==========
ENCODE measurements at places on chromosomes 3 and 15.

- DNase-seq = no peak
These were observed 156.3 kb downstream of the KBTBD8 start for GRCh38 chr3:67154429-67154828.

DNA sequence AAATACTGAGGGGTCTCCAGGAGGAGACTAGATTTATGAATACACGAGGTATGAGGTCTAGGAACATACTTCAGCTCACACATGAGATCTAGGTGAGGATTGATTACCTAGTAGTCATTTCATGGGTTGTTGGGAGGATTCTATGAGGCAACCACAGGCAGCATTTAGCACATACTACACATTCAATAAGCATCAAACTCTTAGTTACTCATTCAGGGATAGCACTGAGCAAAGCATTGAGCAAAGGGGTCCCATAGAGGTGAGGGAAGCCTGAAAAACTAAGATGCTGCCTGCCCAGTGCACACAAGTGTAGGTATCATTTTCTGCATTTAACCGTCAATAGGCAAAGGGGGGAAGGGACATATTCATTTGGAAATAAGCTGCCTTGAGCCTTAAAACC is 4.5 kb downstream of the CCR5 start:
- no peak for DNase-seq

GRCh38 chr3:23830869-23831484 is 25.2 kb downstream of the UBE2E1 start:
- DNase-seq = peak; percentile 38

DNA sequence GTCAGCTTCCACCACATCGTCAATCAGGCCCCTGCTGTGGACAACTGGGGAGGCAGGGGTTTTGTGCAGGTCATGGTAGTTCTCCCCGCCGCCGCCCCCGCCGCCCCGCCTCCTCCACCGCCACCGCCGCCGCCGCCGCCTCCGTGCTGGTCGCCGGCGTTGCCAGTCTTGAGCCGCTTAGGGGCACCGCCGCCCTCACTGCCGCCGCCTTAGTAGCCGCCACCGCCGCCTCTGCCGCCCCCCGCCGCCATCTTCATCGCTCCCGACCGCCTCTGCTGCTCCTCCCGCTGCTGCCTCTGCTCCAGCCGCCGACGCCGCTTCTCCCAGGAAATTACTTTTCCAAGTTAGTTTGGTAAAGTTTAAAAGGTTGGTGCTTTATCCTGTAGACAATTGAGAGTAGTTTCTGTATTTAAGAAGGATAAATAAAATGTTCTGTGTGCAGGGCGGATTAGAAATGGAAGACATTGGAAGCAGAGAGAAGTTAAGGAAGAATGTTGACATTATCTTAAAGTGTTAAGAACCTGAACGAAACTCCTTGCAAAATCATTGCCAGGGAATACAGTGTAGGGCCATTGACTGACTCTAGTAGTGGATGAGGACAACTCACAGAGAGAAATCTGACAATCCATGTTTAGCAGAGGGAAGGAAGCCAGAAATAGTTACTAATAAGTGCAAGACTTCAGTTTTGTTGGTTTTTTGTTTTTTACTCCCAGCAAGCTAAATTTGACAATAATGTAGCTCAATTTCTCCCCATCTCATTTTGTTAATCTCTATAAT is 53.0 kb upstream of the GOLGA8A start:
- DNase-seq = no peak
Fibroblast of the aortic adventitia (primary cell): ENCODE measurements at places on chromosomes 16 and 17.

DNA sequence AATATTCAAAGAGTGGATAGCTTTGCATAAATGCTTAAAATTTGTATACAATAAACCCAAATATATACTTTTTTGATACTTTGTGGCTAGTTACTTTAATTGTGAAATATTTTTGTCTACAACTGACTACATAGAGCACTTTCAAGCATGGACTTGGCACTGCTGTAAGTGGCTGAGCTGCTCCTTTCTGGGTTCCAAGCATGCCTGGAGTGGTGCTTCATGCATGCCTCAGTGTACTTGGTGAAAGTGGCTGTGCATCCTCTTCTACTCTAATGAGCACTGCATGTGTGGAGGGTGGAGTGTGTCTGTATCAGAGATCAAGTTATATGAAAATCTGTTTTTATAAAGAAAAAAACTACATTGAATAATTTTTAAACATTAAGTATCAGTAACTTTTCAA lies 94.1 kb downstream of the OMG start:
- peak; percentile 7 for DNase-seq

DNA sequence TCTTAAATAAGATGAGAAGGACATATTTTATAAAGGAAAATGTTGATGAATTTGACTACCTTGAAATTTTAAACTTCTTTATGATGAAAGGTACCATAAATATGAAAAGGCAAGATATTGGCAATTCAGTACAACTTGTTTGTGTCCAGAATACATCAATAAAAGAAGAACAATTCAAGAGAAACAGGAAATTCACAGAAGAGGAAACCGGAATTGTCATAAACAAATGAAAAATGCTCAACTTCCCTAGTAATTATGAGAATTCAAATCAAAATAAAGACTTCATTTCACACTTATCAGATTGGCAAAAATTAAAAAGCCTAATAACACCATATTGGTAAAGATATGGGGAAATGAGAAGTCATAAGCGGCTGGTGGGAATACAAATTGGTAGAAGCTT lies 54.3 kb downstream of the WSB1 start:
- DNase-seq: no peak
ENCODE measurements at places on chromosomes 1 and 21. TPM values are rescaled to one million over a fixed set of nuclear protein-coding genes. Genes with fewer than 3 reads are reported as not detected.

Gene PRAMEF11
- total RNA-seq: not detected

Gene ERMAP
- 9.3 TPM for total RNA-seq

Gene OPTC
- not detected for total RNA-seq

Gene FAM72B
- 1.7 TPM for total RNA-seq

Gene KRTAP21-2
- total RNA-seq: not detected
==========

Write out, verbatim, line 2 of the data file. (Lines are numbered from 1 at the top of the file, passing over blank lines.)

- DNase-seq = no peak